“Dookie! I knew she’d come again this summer.” Forget Hershey’s lectures—my favorite person is here! I leap from the fence, streak across the drive. Dookie jumps from the porch, falls over a small bush, picks herself up, and races toward me. We meet in a mess of legs and arms, fur and tight curls, purrings and kisses.

Here is what Liza had to say: 

Staton, The Tattletail’s Claw

The writing itself is nice, with many nice details (like “I lick a paw and swipe it over my whiskers” and “his rump becomes an earthquake”). But my first impression is one of confusion—there are a lot of elements that are unexplained, and it’s rather difficult to paint a picture or figure out what’s going on.

The very first sentence is a difficult and awkward way to begin a story—with dialogue in the midst of being spoken. Perhaps the writer is trying to created intrigue, but younger readers will be confused. For one, we do not yet know they are animals and two, “two-leggers” will be an unfamiliar term.

It takes quite a while to figure out what kind of animals these are, which also causes confusion—you don’t want readers to be wondering about this so much that it detracts from what’s happening in the story.

Other questions: The cat says, “I dare not dig into his hide the few claws I have left”—why is this? Is this a detail we need to know right now, on the first page? Then, the horse says, “How can you teach these stories to other Listeners if you don’t know them well yourself?” First of all, what stories? Secondly, who are the Listeners? Third, why does the cat not seem to care about the stories (and why does the horse)? Again, you want to create intrigue, but you don’t want to leave the reader with so little to work with, and here there are just too many unanswered questions.

If this is a story about talking animals, then it’s a story for young readers. The sentence structure is a bit too complex, and combined with the above questions, I think younger readers are going to feel lost (what is an “interstellar” ark, for example?) We need to have a simpler, cleaner and more appealing introduction to the story. The set-up needs to be such that young readers want to keep on reading. The detail with Dookie is very sweet—perhaps concentrate on this as an introduction—and maybe the fact that these animals can talk is enough of a mystery that the reader will be excited to find out more.

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Daddy, What’s a Redneck? by Erika Wassall Picture Book

Little Lainey squatted, tugged on the pant legs sticking out between the two tires and asked, “Daddy, what’s a Redneck?” (illus: Daddy is underneath a vehicle working on it.)

Daddy laughed. He opened his mouth to answer, but stopped short.

“Hand me that yellow screwdriver and I’ll tell you,” he said. “Your great-granddaddy was a Redneck. He worked out in the cotton fields all day, with the sun beating on the back of his NECK.” Daddy slid out from underneath the engine and smiled. “What happens to your nose and shoulders when you’re out in the sun all day?”

Little Lainey’s eyes lit up, “They get all RED!” she cried.

Daddy nodded. “Exactly! Back then, working in the fields meant you couldn’t go to school. Calling someone a Redneck could have been hurtful, meaning they weren’t very smart. People started to think that folks who worked with their hands all day were fools.”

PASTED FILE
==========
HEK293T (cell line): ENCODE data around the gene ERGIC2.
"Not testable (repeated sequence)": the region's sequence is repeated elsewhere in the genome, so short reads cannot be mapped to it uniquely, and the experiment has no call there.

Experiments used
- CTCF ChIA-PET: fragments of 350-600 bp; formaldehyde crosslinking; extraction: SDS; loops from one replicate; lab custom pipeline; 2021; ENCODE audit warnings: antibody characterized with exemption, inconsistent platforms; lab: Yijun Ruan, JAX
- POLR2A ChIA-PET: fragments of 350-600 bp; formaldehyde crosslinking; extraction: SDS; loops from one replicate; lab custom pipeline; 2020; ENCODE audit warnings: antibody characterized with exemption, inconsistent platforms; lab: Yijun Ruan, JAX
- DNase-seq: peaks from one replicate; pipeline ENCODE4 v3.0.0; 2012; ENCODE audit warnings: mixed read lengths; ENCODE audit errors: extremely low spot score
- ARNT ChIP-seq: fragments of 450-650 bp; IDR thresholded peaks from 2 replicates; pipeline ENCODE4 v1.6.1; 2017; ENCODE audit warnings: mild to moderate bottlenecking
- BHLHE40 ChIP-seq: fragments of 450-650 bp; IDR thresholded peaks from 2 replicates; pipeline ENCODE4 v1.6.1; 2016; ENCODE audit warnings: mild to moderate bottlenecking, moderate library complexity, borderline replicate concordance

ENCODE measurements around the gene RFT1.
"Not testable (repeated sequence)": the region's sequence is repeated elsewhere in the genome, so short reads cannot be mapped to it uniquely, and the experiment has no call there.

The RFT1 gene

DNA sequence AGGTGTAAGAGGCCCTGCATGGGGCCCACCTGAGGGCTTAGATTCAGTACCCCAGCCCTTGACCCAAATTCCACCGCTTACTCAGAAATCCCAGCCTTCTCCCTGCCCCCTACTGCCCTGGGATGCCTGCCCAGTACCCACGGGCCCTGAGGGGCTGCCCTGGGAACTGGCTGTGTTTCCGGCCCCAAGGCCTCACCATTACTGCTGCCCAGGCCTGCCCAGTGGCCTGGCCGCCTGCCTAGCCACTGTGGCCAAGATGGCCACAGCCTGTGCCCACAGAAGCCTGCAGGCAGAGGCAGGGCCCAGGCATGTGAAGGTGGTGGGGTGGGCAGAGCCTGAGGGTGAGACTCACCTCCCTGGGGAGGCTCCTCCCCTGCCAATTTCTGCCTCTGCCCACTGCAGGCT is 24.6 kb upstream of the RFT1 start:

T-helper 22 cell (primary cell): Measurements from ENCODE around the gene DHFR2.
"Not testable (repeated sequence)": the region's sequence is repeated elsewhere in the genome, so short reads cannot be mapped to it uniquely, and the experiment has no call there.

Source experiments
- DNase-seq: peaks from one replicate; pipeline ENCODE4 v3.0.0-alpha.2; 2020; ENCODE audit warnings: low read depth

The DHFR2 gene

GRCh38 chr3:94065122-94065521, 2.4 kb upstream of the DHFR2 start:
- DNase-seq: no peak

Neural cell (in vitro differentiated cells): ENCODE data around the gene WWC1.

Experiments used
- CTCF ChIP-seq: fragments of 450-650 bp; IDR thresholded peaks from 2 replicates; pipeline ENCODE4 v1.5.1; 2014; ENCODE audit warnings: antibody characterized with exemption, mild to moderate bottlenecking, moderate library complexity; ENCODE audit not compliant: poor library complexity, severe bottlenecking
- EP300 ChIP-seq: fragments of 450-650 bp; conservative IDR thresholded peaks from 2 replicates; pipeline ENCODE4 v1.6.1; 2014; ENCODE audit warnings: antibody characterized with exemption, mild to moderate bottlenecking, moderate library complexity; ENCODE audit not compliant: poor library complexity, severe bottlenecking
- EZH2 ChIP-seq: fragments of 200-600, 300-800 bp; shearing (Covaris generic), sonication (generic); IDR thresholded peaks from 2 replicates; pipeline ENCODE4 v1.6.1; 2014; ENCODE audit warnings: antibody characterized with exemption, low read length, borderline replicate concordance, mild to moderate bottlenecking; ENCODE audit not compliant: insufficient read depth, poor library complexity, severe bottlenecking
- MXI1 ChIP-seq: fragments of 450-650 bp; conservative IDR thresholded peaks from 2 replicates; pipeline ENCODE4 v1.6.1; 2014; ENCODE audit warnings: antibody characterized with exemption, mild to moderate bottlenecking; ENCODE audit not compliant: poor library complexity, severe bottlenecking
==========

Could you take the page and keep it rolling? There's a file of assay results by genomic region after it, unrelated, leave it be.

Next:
Little Lainey stared at Daddy’s grease covered hands and sternly shook her head. “But Daddy! Your hands can fix everything! They’re the smartest hands I know.”

“Darn right!” said Daddy. “Folks often try to find ways to put others down. That doesn’t make them right. People all across the country are proud to be Rednecks.” (illus: Daddy’s leaning over so we can see his red neck)

“Why?” asked Little Lainey, as she watched the rainbows dance on the top of the oil pan.

Here is what Liza had to say:

Wassall, Daddy, What’s a Redneck?

Opening paragraph is sweet. I just don’t know how much this topic is going to interest readers. Does this make a story? What is the story here? Dad is answering a question, but what is the story? Why does the little girl ask this question in the first place?

My concern is that the title feels like a joke and it’s hard to take the story seriously upon first hearing what the title is. In fact, there may be a lot of people who take offense before they even have a chance to read the story.

Dad’s answers to the little girl’s question are nice, but there’s a lot that feels a bit too adult here and which young readers might have a hard time understanding: “Folks often try to find ways to put others down” etc.

General kid appeal: a little low. It’s hard to imagine a kid wanting to read this based on the first page (and keep going back to it). Feels a bit too earnest and “issue” driven. Combined with the title, I don’t think this would be something an editor would request over other things currently being shopped.

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JEREMY’S SLED By Sue Heavenrich – Picture Book

Jeremy pulled his new sled out of the car. He squeaked his boots on the fresh snow. “Sugarhouse Hill, here I come!”

“We still need noisemakers for our New Year’s party,” said Dad. “Stick to the small hill until I get back from the store.”

“Okay,” said Jeremy. He waved to Dad and then plodded up the hard-packed path. But instead of stopping where he should have, his feet took him up, up, up to the top of the highest hill in the whole park.

“Just one run,” Jeremy whispered. He climbed into his sled. It teetered, it tottered, it wibbled and wobbled, then –

WHOOSH! Off he flew down, down, down to the line of straw bales that stopped runaway sleds. Jeremy slipped through a gap…

…. and tangled the leash between a woman and her dog.

“Sorry!” Jeremy yelled as the dog flew into the air and landed in the sled. The sled sped across the slick road, down a slope and onto the pond.